Engineers synthesize antibodies with carbon nanotubes
MIT chemical engineers have developed a novel way to generate nanoparticles that can recognize specific molecules, opening up a new approach to building durable sensors for many different compounds, among other applications.
To create these "synthetic antibodies," the researchers used carbon nanotubes—hollow, nanometer-thick cylinders made of carbon that naturally fluoresce when exposed to laser light. In the past, researchers have exploited this phenomenon to create sensors by coating the nanotubes with molecules, such as natural antibodies, that bind to a particular target. When the target is encountered, the carbon nanotube's fluorescence brightens or dims.
The MIT team found that they could create novel sensors by coating the nanotubes with specifically designed amphiphilic polymers—polymers that are drawn to both oil and water, like soap. This approach offers a huge array of recognition sites specific to different targets, and could be used to create sensors to monitor diseases such as cancer, inflammation, or diabetes in living systems.
"This new technique gives us an unprecedented ability to recognize any target molecule by screening nanotube-polymer complexes to create synthetic analogs to antibody function," says Michael Strano, the Carbon P. Dubbs Professor of Chemical Engineering at MIT and senior author of the study, which appears in the Nov. 24 online edition of Nature Nanotechnology.
Lead authors of the paper are recent PhD recipient Jingqing Zhang, postdoc Markita Landry, and former postdocs Paul Barone and Jong-Ho Kim.
The new polymer-based sensors offer a synthetic design approach to the production of molecular recognition sites—enabling, among other applications, the detection of a potentially infinite library of targets. Moreover, this approach can provide a more durable alternative to coating sensors such as carbon nanotubes with actual antibodies, which can break down inside living cells and tissues. Another family of commonly used recognition molecules are DNA aptamers, which are short pieces of DNA that interact with specific targets, depending on the aptamer sequence. However, there are not aptamers specific to many of molecules that one might want to detect, Strano says.
In the new paper, the researchers describe molecular recognition sites that enable the creation of sensors specific to riboflavin, estradiol (a form of estrogen), and L-thyroxine (a thyroid hormone), but they are now working on sites for many other types of molecules, including neurotransmitters, carbohydrates, and proteins.
Their approach takes advantage of a phenomenon that occurs when certain types of polymers bind to a carbon nanotube. These polymers, known as amphiphilic, have both hydrophobic and hydrophilic regions. These polymers are designed and synthesized such that when the polymers are exposed to carbon nanotubes, the hydrophobic regions latch onto the tubes like anchors and the hydrophilic regions form a series of loops extending away from the tubes.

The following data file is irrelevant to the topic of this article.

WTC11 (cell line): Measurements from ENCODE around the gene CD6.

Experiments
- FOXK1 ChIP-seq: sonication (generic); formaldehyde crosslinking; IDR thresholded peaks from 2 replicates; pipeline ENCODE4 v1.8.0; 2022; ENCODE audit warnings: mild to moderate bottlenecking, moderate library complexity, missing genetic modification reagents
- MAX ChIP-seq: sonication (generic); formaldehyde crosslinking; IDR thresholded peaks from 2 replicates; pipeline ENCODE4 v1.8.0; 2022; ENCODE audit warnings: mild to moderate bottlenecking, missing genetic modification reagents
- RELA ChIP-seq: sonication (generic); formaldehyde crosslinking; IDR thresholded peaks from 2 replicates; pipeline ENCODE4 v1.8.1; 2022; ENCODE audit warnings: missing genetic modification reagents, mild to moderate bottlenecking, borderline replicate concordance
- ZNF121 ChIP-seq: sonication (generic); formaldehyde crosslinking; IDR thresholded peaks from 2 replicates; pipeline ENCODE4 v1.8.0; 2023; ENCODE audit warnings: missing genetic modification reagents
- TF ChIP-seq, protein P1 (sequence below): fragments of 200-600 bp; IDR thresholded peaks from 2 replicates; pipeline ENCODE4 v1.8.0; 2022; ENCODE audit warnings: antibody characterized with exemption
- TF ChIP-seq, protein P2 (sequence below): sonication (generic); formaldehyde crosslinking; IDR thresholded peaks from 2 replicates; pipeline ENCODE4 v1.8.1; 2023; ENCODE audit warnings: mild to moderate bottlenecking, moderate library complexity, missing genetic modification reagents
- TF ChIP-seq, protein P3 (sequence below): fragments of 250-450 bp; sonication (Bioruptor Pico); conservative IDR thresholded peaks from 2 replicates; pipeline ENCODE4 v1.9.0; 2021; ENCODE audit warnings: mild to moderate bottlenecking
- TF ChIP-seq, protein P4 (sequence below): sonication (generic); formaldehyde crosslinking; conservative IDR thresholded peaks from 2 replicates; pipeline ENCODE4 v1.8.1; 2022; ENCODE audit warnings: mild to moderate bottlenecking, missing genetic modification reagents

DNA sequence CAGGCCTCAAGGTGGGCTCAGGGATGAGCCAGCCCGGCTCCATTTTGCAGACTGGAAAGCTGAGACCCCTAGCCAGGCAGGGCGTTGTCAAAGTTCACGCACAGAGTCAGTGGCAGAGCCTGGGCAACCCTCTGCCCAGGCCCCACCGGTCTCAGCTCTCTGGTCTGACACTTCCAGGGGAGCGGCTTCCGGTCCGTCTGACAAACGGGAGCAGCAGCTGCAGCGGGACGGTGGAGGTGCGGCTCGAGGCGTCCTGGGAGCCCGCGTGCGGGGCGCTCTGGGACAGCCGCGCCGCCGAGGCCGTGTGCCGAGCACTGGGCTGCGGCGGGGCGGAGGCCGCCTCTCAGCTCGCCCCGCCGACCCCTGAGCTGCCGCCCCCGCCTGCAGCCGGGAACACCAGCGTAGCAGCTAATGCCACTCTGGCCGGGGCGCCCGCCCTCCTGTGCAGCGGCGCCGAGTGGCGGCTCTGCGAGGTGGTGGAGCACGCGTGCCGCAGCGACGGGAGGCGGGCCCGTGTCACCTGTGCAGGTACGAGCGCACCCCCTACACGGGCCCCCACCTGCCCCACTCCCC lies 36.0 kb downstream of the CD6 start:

These loops form a new layer surrounding the nanotube, known as a corona. The MIT researchers found that the loops within the corona are arranged very precisely along the tube, and the spacing between the anchors determines which target molecule will be able to wedge into the loops and alter the carbon nanotube's fluorescence.
What is unique about this approach, the researchers say, is that the molecular recognition could not be predicted by looking at the structure of the target molecule and the polymer before it attaches to the nanotube.
"The idea is that a chemist could not look at the polymer and understand why this would recognize the target, because the polymer itself can't selectively recognize these molecules. It has to adsorb onto the nanotube and then, by having certain sections of the polymer exposed, it forms a binding site," Strano says.
Laurent Cognet, a senior scientist at the Institute of Optics at the University of Bordeaux, says this approach should prove useful for many applications requiring reliable detection of specific molecules.
"This new concept, being based on the molecular recognition from the adsorbed phase itself, does not require the use of antibodies or equivalent molecules to achieve specific molecule recognitions and thus provides a promising alternative route for 'on demand' molecular sensing," says Cognet, who was not part of the research team.
The researchers used an automated, robot-assisted trial and error procedure to test about 30 polymer-coated nanotubes against three dozen possible targets, yielding three hits. They are now working on a way to predict such polymer-nanotube interactions based on the structure of the corona layers, using data generated from a new type of microscope that Landry built to image the interactions between the carbon nanotube coronas and their targets.
"What's happening to the polymer and the corona phase has been a bit of a mystery, so this is a step forward in getting more data to address the problem of how to design a target for a specific molecule," Landry says.
This story is republished courtesy of MIT News (web.mit.edu/newsoffice/), a popular site that covers news about MIT research, innovation and teaching.